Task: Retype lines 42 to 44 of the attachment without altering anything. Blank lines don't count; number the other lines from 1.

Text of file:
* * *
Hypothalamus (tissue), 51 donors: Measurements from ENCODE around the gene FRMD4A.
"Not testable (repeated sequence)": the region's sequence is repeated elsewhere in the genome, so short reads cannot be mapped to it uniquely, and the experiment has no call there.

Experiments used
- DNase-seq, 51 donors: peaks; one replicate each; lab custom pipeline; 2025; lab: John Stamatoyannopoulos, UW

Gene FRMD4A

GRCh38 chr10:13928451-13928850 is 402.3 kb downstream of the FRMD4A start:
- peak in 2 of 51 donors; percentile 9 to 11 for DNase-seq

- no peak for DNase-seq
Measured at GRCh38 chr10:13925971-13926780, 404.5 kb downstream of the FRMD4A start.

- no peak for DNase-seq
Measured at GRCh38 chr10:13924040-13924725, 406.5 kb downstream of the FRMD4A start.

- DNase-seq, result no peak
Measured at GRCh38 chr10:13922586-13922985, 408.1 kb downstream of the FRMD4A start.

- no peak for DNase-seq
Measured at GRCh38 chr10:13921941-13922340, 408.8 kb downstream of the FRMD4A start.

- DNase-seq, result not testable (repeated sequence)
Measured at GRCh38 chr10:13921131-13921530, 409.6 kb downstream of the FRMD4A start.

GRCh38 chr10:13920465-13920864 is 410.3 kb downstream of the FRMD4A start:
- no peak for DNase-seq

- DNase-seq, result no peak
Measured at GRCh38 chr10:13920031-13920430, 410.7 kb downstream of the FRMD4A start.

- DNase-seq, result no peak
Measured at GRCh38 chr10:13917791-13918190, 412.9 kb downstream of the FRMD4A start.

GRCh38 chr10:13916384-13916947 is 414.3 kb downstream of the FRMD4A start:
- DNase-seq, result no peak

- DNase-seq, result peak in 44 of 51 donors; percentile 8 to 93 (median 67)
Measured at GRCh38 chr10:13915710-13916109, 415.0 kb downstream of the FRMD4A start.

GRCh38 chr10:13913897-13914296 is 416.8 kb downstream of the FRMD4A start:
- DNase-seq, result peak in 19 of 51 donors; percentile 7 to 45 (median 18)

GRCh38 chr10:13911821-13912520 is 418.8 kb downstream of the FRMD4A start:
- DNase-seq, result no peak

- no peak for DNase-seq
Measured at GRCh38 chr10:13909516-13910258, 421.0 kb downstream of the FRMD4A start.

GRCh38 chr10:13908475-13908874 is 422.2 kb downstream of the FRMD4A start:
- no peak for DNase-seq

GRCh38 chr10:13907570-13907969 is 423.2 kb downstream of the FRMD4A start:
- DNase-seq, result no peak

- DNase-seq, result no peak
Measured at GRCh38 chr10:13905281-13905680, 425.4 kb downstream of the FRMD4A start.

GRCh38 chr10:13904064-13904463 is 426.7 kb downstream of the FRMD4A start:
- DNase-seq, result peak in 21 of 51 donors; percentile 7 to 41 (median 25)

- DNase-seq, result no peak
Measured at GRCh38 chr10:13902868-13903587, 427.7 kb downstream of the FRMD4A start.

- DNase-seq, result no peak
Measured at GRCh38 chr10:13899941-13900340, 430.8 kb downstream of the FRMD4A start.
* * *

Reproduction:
- DNase-seq, result no peak
Measured at GRCh38 chr10:13902868-13903587, 427.7 kb downstream of the FRMD4A start.

- DNase-seq, result no peak